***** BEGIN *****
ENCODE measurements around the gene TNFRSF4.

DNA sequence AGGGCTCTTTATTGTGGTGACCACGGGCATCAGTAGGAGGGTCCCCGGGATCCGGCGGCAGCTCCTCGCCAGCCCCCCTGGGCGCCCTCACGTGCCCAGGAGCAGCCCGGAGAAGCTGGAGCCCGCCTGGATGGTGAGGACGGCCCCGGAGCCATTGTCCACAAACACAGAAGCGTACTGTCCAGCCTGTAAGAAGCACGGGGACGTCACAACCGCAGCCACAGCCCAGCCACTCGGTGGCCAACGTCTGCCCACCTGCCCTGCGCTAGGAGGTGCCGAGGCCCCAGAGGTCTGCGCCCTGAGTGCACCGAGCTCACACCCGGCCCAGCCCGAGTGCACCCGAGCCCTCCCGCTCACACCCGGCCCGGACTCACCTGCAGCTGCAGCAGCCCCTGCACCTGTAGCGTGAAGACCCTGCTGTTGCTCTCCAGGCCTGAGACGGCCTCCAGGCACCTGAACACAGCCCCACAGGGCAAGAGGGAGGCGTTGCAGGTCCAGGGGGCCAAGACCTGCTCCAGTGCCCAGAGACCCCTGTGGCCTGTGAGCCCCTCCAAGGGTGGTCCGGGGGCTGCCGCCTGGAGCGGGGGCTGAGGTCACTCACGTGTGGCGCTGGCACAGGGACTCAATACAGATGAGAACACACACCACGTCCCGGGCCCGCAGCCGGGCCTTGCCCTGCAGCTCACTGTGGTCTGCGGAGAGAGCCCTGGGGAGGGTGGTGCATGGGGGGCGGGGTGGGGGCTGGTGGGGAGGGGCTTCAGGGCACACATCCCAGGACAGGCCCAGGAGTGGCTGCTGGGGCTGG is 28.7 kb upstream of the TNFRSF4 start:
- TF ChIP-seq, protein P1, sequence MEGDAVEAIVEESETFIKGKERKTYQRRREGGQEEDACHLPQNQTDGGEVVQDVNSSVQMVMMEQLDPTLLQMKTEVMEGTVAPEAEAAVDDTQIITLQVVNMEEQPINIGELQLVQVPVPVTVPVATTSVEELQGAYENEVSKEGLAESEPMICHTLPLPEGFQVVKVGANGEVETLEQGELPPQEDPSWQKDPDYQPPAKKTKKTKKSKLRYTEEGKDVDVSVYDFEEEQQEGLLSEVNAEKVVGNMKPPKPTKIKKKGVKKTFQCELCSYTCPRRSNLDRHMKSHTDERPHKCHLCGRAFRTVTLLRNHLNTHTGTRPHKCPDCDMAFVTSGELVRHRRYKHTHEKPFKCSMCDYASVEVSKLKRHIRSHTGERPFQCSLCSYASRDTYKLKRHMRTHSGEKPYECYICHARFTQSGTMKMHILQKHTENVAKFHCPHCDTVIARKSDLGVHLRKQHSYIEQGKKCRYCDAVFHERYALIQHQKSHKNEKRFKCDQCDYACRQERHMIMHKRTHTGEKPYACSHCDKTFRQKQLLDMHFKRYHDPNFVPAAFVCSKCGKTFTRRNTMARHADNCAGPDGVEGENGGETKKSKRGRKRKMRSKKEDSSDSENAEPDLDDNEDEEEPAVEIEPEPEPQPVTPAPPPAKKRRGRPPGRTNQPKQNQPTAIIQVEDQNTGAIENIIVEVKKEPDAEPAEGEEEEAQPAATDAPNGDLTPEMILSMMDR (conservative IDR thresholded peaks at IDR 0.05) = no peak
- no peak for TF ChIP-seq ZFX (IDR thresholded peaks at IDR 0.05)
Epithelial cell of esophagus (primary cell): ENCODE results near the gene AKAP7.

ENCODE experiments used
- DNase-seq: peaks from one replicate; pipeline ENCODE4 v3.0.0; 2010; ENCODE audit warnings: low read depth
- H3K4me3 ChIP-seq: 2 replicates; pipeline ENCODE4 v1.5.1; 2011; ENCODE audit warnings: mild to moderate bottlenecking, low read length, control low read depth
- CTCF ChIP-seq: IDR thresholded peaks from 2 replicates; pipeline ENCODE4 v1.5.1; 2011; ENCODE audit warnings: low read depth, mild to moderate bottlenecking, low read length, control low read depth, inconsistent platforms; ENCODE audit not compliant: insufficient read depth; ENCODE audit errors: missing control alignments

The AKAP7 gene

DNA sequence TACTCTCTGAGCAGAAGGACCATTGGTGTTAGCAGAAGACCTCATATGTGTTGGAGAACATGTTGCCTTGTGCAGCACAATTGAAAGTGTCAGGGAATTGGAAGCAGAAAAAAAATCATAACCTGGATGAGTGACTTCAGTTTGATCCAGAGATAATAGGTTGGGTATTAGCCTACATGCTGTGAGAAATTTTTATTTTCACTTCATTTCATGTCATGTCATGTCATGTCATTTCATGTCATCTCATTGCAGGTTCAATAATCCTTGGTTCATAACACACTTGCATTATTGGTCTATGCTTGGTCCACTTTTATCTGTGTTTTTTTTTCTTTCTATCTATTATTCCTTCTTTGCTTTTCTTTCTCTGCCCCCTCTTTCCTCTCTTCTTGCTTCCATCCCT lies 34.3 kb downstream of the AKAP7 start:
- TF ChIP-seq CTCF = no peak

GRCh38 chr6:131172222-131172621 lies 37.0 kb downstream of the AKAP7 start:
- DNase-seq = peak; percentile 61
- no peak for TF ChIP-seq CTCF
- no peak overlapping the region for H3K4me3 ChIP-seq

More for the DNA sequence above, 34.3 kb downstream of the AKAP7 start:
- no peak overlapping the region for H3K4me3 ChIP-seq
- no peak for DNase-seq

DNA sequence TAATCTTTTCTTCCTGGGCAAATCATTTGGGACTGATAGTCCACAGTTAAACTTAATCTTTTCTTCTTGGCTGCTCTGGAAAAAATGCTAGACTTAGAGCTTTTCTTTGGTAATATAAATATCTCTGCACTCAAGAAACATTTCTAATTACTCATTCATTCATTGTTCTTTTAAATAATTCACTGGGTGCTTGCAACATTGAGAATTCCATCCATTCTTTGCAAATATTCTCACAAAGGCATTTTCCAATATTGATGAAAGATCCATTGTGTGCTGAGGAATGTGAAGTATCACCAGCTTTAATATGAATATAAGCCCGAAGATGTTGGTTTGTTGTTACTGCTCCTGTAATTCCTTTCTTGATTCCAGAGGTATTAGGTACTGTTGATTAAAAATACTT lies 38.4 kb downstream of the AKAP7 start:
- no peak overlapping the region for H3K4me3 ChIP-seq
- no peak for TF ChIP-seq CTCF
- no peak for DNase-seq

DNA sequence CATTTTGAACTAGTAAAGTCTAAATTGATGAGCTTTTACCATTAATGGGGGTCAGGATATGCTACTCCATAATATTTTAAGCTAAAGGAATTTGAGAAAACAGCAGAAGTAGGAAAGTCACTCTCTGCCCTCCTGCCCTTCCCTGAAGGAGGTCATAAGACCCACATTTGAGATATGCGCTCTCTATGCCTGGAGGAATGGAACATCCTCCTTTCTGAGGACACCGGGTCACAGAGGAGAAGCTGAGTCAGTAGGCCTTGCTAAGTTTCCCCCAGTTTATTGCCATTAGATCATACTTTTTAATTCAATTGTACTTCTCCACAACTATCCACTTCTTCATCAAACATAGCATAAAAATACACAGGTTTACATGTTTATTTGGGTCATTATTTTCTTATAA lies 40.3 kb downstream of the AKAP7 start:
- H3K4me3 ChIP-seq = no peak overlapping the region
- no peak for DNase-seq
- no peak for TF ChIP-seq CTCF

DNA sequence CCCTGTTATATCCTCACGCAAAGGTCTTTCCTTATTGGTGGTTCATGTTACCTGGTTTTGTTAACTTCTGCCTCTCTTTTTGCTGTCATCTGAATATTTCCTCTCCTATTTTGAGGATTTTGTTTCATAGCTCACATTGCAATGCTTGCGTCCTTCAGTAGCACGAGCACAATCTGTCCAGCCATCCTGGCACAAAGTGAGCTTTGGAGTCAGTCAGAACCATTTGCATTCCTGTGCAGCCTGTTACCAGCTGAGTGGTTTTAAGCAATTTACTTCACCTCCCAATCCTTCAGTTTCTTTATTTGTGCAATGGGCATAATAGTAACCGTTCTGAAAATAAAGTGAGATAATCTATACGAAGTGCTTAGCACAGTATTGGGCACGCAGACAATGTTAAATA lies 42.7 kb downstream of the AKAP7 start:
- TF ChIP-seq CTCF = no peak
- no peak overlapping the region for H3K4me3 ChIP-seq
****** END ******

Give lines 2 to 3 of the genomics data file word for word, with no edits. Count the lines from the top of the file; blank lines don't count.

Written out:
DNA sequence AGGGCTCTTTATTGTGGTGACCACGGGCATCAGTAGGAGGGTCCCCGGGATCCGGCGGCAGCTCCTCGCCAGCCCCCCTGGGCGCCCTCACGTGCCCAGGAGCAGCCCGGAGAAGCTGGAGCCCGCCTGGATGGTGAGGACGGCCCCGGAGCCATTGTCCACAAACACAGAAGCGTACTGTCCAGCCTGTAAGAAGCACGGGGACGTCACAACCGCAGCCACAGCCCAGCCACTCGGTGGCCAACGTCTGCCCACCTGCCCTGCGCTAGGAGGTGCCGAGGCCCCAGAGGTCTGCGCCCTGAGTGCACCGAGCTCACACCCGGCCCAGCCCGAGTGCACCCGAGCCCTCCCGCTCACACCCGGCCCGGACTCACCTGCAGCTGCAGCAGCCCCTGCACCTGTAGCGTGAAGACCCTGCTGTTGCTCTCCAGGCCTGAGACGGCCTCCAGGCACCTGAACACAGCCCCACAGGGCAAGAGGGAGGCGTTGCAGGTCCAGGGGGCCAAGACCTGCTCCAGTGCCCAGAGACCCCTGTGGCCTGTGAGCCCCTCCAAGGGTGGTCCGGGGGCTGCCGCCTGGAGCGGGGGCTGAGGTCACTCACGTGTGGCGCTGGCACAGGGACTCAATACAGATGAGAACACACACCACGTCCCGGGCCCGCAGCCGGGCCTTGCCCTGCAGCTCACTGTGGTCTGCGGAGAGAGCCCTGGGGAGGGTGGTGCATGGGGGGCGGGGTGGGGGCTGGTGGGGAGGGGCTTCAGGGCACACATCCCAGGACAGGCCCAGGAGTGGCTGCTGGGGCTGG is 28.7 kb upstream of the TNFRSF4 start:
- TF ChIP-seq, protein P1, sequence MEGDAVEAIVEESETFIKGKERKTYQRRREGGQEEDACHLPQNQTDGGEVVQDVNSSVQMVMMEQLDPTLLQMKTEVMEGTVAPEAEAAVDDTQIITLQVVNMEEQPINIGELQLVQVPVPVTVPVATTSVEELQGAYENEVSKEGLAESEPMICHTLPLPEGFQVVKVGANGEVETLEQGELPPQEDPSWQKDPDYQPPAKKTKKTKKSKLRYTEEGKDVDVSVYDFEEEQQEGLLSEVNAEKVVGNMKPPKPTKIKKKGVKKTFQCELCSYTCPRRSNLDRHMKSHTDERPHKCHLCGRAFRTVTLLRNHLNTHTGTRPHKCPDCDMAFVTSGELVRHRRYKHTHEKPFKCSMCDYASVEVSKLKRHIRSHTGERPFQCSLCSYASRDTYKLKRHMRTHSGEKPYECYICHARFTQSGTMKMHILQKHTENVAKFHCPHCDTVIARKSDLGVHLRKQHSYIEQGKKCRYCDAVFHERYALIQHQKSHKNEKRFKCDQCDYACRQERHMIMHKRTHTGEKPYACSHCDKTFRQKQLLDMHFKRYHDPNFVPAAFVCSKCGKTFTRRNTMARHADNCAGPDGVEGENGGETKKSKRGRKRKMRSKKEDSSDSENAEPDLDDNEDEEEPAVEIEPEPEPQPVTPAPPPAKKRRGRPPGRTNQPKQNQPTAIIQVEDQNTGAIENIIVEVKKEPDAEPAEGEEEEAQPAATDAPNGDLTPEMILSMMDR (conservative IDR thresholded peaks at IDR 0.05) = no peak